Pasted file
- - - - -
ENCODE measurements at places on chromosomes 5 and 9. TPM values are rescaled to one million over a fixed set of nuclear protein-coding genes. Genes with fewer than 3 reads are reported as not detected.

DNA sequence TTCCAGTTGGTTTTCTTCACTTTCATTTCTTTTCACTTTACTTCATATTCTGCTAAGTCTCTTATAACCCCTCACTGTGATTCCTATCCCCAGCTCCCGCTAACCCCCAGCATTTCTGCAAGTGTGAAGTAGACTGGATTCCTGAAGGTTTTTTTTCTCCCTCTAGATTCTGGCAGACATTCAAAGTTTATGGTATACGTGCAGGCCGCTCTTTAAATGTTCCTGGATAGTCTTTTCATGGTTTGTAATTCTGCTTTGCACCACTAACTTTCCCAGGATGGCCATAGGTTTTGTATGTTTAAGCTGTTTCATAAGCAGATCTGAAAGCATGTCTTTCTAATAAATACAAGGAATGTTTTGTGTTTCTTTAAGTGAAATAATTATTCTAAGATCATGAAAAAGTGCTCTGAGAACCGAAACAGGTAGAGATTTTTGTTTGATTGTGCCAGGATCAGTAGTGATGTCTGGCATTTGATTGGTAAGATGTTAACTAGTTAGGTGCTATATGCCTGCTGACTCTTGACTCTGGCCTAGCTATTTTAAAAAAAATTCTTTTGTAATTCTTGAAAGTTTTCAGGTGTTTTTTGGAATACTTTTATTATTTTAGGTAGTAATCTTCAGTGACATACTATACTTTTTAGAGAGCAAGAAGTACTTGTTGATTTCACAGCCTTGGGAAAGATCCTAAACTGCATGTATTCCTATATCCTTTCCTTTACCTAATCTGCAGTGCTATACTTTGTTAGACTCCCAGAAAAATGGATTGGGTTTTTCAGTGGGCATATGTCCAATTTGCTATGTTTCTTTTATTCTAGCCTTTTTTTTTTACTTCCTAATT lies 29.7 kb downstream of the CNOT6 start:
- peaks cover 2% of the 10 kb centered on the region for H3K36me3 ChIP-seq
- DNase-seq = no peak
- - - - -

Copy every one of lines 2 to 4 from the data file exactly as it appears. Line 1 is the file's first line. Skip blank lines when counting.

DNA sequence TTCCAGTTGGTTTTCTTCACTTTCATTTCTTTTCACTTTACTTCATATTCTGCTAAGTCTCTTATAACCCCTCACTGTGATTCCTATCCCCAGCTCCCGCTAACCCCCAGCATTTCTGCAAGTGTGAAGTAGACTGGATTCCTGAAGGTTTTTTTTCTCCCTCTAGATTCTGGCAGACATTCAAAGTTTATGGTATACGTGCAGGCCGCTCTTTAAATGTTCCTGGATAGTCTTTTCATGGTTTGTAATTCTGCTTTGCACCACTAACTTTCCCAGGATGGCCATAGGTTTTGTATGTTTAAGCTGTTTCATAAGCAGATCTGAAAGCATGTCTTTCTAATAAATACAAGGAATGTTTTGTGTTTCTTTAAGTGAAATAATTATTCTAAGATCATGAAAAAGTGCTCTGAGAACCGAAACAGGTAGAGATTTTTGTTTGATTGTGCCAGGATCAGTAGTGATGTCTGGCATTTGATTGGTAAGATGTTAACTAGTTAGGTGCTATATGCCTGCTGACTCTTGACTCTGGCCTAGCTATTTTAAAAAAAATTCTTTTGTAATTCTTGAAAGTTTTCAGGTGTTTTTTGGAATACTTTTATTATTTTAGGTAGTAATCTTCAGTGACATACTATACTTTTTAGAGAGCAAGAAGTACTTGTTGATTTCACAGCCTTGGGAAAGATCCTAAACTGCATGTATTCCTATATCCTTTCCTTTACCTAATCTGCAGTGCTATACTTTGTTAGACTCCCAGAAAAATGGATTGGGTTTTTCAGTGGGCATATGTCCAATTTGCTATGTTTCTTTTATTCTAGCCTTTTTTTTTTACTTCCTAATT lies 29.7 kb downstream of the CNOT6 start:
- peaks cover 2% of the 10 kb centered on the region for H3K36me3 ChIP-seq
- DNase-seq = no peak